freedom and sustainable democracy while avoiding the deliberate manipulation that produces less-than-democratic results; how to achieve equity and material abundance within the market system while avoiding the disadvantages of excessive income and wealth inequality; how to foster individual
attitudes that promote progress rather than destroy the idea of individual dignity; how to shape the international organizations and institutions that will construct a solid and truly global social foundation; and how to sustain these foundations through democratic transitions. No blue sky utopian
vision of idealists living in a perfect society, this book draws upon real examples from around the globe in order to outline an achievable future where ordinary, fallible human beings can overcome the most troubling limitations of democratic institutions and free market economics in order to
harness their power to bring prosperity and maximize personal freedom.
With chapters that collectively build a pragmatic conceptual foundation for envisioning an optimally ethical international politico-economic system, Building the Good Society is a must-read for political economists and policymakers interested in realistic, theoretically rigorous recommendations
for social development. Because its chapters are digestible as standalone essays, this book is also of interest to anyone concerned with the most pressing political, economic, and social issues of the past ten years.
In September 2018, the 73rd General Assembly of the United Nations acknowledged that international instability is increasing and that improving global security is among the most important tasks facing the world today. The Assembly concluded that it is extremely important to develop new, effective
frameworks and technologies to understand and confront increasingly complex networks of actors, interests, and contexts.
Leading international security expert Peter Sapaty meets this challenge head-on and introduces a new, high-level distributed processing and control approach capable of finding real-time solutions for irregularities, crises, and security problems emerging any time and in any part of the world.
Drawing upon the principles of Gestalt psychology, this book develops a radically new model of technology, Spatial Grasp Technology (SGT), a self-navigating, self-replicating, self-modifying spatial pattern technology expressed in a special high-level recursive language. Through rigorous theoretical
argument and many practical examples, Sapaty shows how SGT can account for millions to billions of nodes distributed worldwide without vulnerable central resources; explains why SGT is hundreds of times shorter, simpler, and faster than other models and languages; and shows that SGT's technology
basics are so simple that they can be effectively implemented even in a short time by a small group of system programmers within traditional university environments. Perhaps most importantly, Sapaty demonstrates how SGT is capable of implementing security scenarios not only at run time, but also
conceivably ahead of it, allowing in some cases for the prediction and even prevention of local or global crises.
For the novelty, simplicity, and wide applicability of its approach, Complexity in International Security is essential reading for system scientists, application programmers, industry managers, security and defence personnel, and university students interested in advanced MSc and PhD projects in the
area of holistic and distributed management.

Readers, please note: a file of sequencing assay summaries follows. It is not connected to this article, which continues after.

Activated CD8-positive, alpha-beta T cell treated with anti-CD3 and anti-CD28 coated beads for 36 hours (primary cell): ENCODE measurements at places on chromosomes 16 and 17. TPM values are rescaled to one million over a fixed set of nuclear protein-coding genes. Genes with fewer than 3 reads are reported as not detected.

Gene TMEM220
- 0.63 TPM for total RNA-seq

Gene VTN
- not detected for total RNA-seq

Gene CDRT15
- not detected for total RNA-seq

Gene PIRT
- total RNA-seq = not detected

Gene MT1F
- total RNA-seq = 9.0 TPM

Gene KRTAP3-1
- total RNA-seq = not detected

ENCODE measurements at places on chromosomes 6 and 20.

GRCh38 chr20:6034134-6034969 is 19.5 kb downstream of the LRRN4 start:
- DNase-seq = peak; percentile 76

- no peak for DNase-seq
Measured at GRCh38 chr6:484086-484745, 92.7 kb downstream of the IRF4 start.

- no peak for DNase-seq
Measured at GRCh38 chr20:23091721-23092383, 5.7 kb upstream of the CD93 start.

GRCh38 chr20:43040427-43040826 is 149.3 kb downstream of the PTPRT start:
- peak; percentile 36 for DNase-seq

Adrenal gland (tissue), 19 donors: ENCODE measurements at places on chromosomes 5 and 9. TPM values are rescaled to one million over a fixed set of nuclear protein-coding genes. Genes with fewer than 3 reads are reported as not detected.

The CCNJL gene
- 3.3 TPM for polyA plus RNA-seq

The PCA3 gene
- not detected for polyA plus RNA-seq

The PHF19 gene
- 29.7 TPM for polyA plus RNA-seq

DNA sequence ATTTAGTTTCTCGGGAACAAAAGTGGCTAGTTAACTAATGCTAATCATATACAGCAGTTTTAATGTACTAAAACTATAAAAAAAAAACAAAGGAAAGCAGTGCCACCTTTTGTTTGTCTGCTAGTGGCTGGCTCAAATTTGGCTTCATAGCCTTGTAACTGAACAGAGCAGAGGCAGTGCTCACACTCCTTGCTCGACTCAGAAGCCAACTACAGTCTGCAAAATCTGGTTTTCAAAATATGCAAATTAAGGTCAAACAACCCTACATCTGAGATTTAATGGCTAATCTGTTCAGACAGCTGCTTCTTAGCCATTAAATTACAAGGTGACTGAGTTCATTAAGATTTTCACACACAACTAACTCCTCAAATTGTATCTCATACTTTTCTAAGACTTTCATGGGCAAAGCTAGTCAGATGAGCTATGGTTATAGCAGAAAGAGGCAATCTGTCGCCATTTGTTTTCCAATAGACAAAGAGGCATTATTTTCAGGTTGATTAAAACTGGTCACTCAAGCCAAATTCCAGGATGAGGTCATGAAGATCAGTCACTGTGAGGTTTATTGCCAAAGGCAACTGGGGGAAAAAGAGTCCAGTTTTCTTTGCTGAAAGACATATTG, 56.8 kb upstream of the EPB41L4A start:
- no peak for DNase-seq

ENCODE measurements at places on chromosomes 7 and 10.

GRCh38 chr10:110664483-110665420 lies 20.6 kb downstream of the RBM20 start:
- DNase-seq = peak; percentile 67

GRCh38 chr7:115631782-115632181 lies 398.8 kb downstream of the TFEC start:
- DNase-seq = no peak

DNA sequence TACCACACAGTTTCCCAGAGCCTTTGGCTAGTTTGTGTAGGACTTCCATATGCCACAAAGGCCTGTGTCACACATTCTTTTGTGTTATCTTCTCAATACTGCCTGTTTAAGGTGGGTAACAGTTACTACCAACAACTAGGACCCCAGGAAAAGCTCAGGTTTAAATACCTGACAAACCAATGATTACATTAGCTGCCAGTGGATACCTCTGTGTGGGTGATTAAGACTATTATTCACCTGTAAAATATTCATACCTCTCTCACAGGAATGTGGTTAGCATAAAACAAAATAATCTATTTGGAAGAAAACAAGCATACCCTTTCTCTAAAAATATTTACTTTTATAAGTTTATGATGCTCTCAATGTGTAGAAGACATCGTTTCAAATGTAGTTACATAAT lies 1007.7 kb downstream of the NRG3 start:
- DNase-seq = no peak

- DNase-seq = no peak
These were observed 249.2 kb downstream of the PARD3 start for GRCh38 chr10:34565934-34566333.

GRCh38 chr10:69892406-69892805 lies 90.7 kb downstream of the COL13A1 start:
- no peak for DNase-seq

From the moment Jeremy Corbyn was elected Labour leader, Corbynism has been dismissed, derided or romanticised, but rarely taken seriously as a set of ideas on its own terms. This book critically outlines the shared understanding of capitalism and its alternatives that unites the component parts of
the Corbyn movement. It decodes the central tenets of the Corbynist worldview, showing their coherence with contemporary political-economic shifts and conspiratorial understandings of global capitalism as a 'rigged system' common to populist nativism in an age of Trump and Brexit.
Corruption is a serious problem in many countries around the world, according to Transparency International's 2012 Corruption Perceptions Index (CPI) and the World Bank's 2011 Control of Corruption governance indicator. However, some countries like New Zealand, Denmark, Finland, Singapore and Hong
Kong, have consistently performed better on these two indicators than other countries. While some research has been done in the form of case studies on combating corruption there has been no comparative study on how these five countries have succeeded in curbing corruption and the lessons to be
learnt by other countries. This book seeks to explain why these five countries have succeeded in combating corruption; and identify the lessons which other countries can learn from these successful experiences. Of interest to policy-makers, anti-corruption practitioners and civil society activists,
the edited book will also be a useful resource for undergraduate and graduate courses on corruption and governance in universities as well as for training courses on anti-corruption strategies conducted by anti-corruption agencies and international organizations in various countries.
Reiner Braun, Colin Archer, Ingeborg Breines, Manas Chatterji, Amela Skiljan
military spending reduces the available financial reserves for health,
education, and other human needs. For poor countries, it increases poverty,
unemployment, and destitution. It also strengthens dictatorial tendencies
in politics and acts against democratic values. If we want to achieve peace,
eliminate poverty, decrease inequality, and achieve social justice, we should
devote all our energies to reducing military spending and using the released
resources for economic development. For that, we need a concerted effort to
volume provides reflections and insights from
leading public figures and activists who oppose military expenditure in any
form. Many of the contributions to this volume were presented as speeches at
For a Climate of Peace' meeting
held in Berlin in 2016, organized by the International Peace Bureau. The volume also includes additional research-oriented chapters to complement the transcripts
from the International Peace Bureau meeting.